Who will be Registered

xvii. Questions twelve to fourteen covered contractual or other arrangements with an individual. All of those who provided a response suggested that the current description in the explanatory documents is too vague. They provided a range of examples to highlight different aspects of contractual arrangements that they wish the Scottish Government to consider.

xviii. Questions fifteen and sixteen concerned land that is owned or leased by partnerships. Two participants agreed the proposals do sufficiently reflect how land is owned and leased in Scotland. Two gave qualified agreement. Three participants described a range of issues in relation to control within partnerships. Two participants indicated they agree that the proposals sufficiently reflect how control is exercised.

xix. Questions seventeen and eighteen concerned land that is held in trust. In these responses six participants expressed agreement that the proposals reflect how land is typically held in trust. Four participants described complexities about ways in which land is held in trust. Two highlighted potential adverse impacts for trusts resulting from the new regulations. Two participants answered 'yes' indicating agreement that the proposals sufficiently capture how control is exercised over trusts. Two participants voiced concern that disclosure of associates in relation to trusts could hold information about a corporate vehicle rather than a person.

xx. Questions nineteen to twenty-one cover land that is owned or leased by unincorporated associations. In these responses two participants indicated agreement that the proposals reflect how land is owned and leased on behalf of unincorporated associations. Two participants indicated that they were supportive of the regulations as they were sufficiently broad. Two participants expressed concern that members of unincorporated bodies may not be aware of their duty to comply with the regulations.

xxi. Questions twenty-two to twenty-four concerned land that is owned or leased by Overseas Legal Entities. In their comments three participants called for Part 5 of Schedule 1 to be deleted. They suggested that due to the publication of the Overseas Entities Bill by the UK government would create dual reporting requirements for overseas entities. Two participants explicitly agreed that the proposals reflect how land is typically owned or leased by overseas entities.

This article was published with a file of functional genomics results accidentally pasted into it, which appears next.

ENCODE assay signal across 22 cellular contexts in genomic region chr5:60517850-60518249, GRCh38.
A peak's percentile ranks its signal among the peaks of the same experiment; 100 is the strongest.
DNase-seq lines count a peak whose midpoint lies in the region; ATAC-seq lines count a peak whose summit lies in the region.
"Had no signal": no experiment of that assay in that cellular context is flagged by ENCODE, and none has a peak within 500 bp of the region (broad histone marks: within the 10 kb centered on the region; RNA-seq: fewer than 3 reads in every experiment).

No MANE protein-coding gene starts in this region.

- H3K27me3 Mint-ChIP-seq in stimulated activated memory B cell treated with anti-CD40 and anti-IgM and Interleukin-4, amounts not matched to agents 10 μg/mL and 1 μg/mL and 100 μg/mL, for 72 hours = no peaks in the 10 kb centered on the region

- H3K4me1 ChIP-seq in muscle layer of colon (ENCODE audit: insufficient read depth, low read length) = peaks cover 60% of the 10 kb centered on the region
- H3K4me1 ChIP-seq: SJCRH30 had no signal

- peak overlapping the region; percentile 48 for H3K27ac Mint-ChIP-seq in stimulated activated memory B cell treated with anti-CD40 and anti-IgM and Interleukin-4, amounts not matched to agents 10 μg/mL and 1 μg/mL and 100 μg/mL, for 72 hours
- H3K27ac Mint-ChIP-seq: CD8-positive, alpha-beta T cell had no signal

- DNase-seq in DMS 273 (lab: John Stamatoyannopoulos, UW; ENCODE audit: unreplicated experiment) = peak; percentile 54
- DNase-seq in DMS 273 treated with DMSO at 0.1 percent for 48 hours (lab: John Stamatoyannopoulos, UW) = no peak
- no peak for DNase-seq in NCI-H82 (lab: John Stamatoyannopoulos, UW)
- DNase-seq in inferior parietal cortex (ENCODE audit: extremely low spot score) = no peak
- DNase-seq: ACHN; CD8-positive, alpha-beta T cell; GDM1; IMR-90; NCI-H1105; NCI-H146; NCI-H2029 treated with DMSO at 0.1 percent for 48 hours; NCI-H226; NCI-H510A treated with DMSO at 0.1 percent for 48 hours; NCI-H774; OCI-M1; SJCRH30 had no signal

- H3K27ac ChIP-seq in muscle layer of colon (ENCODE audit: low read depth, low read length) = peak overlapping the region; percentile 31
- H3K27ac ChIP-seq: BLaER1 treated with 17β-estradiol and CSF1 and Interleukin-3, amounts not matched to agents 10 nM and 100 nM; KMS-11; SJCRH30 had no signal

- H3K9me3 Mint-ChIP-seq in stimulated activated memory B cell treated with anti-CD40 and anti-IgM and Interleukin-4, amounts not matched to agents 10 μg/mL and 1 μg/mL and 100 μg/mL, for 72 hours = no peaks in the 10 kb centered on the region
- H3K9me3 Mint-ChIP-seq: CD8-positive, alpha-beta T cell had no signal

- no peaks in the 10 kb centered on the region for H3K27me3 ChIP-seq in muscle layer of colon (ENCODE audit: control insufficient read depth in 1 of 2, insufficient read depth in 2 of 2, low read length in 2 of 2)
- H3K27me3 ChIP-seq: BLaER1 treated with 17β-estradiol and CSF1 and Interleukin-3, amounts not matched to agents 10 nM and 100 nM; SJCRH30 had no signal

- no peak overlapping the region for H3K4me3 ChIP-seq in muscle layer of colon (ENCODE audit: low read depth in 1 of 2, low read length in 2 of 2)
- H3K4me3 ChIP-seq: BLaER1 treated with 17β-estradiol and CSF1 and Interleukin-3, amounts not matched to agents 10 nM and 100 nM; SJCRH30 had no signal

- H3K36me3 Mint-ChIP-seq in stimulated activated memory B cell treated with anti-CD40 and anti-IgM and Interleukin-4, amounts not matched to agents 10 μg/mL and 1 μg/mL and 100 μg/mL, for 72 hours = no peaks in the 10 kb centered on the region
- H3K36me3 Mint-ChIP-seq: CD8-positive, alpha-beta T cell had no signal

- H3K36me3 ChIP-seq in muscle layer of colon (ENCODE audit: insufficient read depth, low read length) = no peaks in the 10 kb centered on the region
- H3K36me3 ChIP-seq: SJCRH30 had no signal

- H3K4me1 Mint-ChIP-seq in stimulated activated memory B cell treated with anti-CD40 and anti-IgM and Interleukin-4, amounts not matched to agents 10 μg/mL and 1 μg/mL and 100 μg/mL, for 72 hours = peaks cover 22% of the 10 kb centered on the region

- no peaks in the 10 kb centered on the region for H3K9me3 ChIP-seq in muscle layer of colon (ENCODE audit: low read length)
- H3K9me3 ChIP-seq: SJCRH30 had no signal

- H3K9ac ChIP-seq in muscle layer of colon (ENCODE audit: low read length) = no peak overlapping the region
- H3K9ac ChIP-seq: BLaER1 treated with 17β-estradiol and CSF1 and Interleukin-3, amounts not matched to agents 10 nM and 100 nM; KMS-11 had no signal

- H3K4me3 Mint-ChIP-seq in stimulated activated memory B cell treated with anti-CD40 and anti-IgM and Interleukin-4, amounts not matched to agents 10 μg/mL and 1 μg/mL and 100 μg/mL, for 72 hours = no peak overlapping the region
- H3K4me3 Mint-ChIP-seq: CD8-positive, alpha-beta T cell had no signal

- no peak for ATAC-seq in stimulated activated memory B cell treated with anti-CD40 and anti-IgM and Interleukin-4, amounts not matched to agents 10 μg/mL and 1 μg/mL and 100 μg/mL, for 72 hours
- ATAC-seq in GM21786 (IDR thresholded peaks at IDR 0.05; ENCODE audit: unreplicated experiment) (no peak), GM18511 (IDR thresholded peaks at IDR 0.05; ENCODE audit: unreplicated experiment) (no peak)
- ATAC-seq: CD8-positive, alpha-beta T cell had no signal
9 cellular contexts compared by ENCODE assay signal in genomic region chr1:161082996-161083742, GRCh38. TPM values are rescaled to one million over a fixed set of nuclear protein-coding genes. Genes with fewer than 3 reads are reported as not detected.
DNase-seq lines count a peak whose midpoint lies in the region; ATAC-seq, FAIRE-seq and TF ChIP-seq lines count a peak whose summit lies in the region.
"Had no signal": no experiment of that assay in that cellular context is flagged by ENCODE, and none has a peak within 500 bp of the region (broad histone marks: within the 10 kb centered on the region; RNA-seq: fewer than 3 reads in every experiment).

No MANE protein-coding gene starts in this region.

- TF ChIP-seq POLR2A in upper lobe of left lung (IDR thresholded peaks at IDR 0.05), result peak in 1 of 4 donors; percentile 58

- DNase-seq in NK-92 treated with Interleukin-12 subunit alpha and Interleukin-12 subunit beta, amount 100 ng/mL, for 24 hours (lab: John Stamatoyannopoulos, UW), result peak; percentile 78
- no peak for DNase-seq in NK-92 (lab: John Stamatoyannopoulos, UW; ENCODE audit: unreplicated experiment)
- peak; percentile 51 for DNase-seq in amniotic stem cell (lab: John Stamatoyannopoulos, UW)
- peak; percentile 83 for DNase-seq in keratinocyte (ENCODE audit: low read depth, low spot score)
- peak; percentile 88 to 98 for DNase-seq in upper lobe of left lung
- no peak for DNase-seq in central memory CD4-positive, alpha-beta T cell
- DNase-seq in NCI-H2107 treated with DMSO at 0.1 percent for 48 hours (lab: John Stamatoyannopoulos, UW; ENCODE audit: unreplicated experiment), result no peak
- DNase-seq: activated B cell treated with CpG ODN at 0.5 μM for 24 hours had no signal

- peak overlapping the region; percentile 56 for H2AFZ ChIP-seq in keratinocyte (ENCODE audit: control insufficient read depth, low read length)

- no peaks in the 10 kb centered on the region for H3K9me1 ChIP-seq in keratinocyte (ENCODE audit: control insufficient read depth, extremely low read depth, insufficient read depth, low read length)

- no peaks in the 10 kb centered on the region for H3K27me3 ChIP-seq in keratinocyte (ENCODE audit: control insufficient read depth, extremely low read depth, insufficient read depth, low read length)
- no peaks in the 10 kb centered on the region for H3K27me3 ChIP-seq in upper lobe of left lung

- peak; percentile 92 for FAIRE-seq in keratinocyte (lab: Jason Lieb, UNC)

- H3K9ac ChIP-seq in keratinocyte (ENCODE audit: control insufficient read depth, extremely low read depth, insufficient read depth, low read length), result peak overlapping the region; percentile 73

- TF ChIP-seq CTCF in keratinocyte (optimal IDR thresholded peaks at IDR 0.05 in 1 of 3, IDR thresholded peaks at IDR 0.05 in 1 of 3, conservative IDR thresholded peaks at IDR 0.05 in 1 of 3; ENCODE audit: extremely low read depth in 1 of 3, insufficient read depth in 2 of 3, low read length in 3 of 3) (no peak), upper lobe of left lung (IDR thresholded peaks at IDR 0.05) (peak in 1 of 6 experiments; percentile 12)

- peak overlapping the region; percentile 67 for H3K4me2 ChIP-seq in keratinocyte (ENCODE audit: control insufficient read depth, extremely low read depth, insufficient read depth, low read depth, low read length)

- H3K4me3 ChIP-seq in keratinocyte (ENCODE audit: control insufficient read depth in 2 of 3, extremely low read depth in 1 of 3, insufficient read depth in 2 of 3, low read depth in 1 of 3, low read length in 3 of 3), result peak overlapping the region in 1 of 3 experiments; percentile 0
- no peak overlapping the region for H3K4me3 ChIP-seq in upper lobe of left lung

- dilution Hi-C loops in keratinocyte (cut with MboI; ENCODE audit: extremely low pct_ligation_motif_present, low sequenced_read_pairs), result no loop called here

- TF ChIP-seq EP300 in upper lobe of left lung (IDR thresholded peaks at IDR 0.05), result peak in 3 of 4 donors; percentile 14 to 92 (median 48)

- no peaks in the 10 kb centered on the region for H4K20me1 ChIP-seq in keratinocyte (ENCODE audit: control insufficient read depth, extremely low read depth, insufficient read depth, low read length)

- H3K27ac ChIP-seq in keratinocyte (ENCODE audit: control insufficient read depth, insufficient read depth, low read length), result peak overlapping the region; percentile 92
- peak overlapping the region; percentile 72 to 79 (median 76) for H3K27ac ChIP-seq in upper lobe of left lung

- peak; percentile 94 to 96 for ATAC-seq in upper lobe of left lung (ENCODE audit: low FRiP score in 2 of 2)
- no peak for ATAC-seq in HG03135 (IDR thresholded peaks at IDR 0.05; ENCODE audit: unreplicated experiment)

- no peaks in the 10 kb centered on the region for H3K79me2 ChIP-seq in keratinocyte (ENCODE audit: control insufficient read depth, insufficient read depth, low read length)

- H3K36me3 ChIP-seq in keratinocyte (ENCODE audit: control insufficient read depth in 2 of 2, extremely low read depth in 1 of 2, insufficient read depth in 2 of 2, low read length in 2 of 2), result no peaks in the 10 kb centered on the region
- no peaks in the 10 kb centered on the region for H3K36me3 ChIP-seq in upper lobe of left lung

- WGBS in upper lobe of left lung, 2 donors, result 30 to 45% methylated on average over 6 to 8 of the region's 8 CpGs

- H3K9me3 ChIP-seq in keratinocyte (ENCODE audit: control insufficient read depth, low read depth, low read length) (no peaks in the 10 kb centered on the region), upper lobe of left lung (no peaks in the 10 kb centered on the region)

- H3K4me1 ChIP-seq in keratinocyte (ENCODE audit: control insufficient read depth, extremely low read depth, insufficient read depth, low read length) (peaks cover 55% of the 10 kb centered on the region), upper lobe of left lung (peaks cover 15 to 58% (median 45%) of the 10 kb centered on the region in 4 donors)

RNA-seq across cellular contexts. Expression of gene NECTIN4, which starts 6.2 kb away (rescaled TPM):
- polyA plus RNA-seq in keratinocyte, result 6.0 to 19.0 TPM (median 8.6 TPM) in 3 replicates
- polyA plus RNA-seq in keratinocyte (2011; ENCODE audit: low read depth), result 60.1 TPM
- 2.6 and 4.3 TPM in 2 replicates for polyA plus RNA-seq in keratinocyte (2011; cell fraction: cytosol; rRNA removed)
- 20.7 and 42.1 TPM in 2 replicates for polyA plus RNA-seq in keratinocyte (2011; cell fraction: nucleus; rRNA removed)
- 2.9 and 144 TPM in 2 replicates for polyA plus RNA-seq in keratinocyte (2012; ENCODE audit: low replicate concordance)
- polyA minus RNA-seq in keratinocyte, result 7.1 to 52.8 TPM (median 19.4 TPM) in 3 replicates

xxii. Two participants noted that they were not aware of any mechanisms through which control is exercised which would fall out of the scope of these regulations but requested the implementation of the regulations to be monitored. Three participants gave concise replies to suggest that they were satisfied that the relevant scenarios have been identified.

Schedule 2

xxiii. Two participants highlighted the relevance of the PSC regime in terms of a model that the new Register could learn from and the current degree of effectiveness of the PSC regime in revealing control of corporate entities owning land in Scotland.

xxiv. Most participants agreed with the proposals not to require SCIOs, CIOs, mutuals or public authorities to provide information for inclusion in the Register.

xxv. Four participants expressed agreement with the conclusions in the impact assessments. In reflecting on additional impacts that have not been considered five participants agreed that there were no other potential impacts to identify.

xxvi. A common theme in responses to the question on measures to inform and publicise information about land in Scotland were calls for a high-profile approach to advertising the new Regulations. Four participants suggested that the Scottish Government should consider using the model of the ScotLIS system, on the basis of its reliability. Three participants took the opportunity to reiterate concerns they had about the accessibility of a new Register for members of the general public.